Sport
footballTim Sherwood: This might be th match to wake up Manchester City
Arts and Entertainment
musicHow female vocalists are now writing their own hits
New Articles
i100
News
news
Arts and Entertainment
musicBiographer Hunter Davies has collected nearly a hundred original manuscripts
News
Blahnik says: 'I think I understand the English more than they do themselves'
people
Arts and Entertainment
Michelle Dockery as Lady Mary Crawley in Downton Abbey
TVInside Downton Abbey series 5
Life and Style
The term 'normcore' was given the oxygen of publicity by New York magazine during the autumn/winter shows in Paris in February
fashionWhen is a trend a non-trend? When it's Normcore, since you ask
Latest stories from i100
Have you tried new the Independent Digital Edition apps?
Independent Dating
and  

By clicking 'Search' you
are agreeing to our
Terms of Use.

iJobs Job Widget
iJobs General

Marketing Manager - Leicestershire - £35,000

£30000 - £35000 per annum: Ashdown Group: Marketing Manager (CIM, B2B, MS Offi...

Marketing Executive (B2B and B2C) - Rugby, Warwickshire

£22000 - £25000 per annum: Ashdown Group: A highly successful organisation wit...

SEN Coordinator + Teacher (SENCO)

£1 per day: Randstad Education Leeds: Job Purpose To work closely with the he...

Research Manager - Quantitative/Qualitative

£32000 - £42000 Per Annum: Clearwater People Solutions Ltd: Our client is curr...

Day In a Page

Scottish referendum: The Yes vote was the love that dared speak its name, but it was not to be

Despite the result, this is the end of the status quo

Boyd Tonkin on the fall-out from the Scottish referendum
Manolo Blahnik: The high priest of heels talks flats, Englishness, and why he loves Mary Beard

Manolo Blahnik: Flats, Englishness, and Mary Beard

The shoe designer who has been dubbed 'the patron saint of the stiletto'
The Beatles biographer reveals exclusive original manuscripts of some of the best pop songs ever written

Scrambled eggs and LSD

Behind The Beatles' lyrics - thanks to Hunter Davis's original manuscript copies
'Normcore' fashion: Blending in is the new standing out in latest catwalk non-trend

'Normcore': Blending in is the new standing out

Just when fashion was in grave danger of running out of trends, it only went and invented the non-trend. Rebecca Gonsalves investigates
Dance’s new leading ladies fight back: How female vocalists are now writing their own hits

New leading ladies of dance fight back

How female vocalists are now writing their own hits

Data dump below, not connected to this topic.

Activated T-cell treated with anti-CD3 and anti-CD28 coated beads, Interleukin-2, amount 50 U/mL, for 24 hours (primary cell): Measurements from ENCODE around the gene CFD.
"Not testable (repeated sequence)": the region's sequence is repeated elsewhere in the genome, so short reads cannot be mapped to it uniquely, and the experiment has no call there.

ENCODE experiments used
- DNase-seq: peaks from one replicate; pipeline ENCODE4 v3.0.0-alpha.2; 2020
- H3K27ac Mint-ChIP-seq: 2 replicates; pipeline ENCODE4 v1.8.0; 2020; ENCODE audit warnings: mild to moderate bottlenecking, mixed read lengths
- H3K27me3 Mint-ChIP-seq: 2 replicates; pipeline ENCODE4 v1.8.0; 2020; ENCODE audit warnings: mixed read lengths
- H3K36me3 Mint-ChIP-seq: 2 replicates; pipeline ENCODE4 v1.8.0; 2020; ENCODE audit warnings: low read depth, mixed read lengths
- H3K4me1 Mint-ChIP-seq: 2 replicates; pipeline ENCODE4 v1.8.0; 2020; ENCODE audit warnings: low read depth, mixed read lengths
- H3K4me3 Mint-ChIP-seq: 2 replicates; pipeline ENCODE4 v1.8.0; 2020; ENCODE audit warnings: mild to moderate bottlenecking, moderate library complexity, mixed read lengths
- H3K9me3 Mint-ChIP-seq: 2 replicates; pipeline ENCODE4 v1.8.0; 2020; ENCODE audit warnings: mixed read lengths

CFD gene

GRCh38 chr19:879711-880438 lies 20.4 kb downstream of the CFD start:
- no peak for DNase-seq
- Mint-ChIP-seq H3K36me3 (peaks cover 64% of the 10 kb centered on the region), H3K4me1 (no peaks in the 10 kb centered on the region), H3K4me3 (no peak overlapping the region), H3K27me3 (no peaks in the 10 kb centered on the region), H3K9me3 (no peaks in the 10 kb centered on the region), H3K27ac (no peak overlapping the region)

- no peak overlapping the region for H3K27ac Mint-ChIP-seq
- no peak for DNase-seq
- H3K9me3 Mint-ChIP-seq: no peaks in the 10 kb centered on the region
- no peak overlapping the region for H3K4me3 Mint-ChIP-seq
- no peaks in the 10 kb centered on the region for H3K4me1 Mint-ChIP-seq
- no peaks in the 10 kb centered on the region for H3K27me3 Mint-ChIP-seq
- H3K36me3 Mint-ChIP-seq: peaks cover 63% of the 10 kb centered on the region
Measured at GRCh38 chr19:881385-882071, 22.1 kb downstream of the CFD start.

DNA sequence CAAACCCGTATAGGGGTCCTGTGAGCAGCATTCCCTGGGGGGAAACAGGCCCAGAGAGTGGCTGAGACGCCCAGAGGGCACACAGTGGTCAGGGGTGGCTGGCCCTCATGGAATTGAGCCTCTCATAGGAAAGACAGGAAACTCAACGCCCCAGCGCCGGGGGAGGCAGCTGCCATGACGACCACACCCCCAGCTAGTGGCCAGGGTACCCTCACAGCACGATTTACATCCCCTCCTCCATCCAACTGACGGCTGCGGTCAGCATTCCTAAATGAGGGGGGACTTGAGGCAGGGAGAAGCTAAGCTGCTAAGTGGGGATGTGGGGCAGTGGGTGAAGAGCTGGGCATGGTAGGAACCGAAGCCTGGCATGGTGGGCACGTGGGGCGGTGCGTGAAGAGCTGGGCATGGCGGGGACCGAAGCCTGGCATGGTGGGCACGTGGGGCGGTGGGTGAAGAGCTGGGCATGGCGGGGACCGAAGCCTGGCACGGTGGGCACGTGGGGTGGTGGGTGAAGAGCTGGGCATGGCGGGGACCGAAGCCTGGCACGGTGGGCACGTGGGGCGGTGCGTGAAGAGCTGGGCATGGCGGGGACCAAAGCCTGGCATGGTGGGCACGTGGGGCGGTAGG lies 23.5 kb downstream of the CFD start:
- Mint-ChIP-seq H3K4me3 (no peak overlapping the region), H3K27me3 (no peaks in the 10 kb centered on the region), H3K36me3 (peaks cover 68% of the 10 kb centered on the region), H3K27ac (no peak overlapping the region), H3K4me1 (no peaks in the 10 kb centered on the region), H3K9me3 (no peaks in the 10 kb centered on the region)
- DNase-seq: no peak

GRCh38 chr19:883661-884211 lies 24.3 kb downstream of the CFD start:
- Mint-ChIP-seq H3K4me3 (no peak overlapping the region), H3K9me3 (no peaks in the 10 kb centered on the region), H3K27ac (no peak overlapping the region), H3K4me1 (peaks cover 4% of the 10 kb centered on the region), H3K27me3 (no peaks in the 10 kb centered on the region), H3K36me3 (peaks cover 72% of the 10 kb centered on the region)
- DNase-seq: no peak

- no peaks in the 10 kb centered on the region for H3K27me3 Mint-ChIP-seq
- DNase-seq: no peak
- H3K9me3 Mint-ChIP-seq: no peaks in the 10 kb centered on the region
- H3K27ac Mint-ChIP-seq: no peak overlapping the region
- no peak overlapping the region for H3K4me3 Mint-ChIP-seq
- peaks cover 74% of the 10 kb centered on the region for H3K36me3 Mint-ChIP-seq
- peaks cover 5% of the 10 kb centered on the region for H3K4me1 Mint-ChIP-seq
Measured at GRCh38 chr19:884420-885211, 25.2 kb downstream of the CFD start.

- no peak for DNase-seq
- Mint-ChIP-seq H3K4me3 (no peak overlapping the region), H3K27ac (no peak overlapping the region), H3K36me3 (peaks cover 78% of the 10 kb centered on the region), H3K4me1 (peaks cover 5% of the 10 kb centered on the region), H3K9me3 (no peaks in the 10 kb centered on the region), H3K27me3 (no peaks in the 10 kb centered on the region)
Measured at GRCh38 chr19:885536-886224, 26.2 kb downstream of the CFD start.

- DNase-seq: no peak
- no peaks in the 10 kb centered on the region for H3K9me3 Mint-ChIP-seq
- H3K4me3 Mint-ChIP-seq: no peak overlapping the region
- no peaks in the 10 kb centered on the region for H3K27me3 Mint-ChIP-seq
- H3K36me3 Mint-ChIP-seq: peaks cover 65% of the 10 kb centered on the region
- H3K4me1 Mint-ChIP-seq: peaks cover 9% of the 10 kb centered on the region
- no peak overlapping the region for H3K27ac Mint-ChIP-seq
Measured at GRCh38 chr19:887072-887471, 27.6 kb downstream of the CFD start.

Mystery of the Ground Zero wedding photo

A shot in the dark

Mystery of the wedding photo from Ground Zero
His life, the universe and everything

His life, the universe and everything

New biography sheds light on comic genius of Douglas Adams
Save us from small screen superheroes

Save us from small screen superheroes

Shows like Agents of S.H.I.E.L.D are little more than marketing tools
Reach for the skies

Reach for the skies

From pools to football pitches, rooftop living is looking up
These are the 12 best hotel spas in the UK

12 best hotel spas in the UK

Some hotels go all out on facilities; others stand out for the sheer quality of treatments
These Iranian-controlled Shia militias used to specialise in killing American soldiers. Now they are fighting Isis, backed up by US airstrikes

Widespread fear of Isis is producing strange bedfellows

Iranian-controlled Shia militias that used to kill American soldiers are now fighting Isis, helped by US airstrikes
Topshop goes part Athena poster, part last spring Prada

Topshop goes part Athena poster, part last spring Prada

Shoppers don't come to Topshop for the unique
How to make a Lego masterpiece

How to make a Lego masterpiece

Toy breaks out of the nursery and heads for the gallery
Meet the ‘Endies’ – city dwellers who are too poor to have fun

Meet the ‘Endies’ – city dwellers who are too poor to have fun

Urbanites are cursed with an acronym pointing to Employed but No Disposable Income or Savings
Paisley’s decision to make peace with IRA enemies might remind the Arabs of Sadat

Ian Paisley’s decision to make peace with his IRA enemies

His Save Ulster from Sodomy campaign would surely have been supported by many a Sunni imam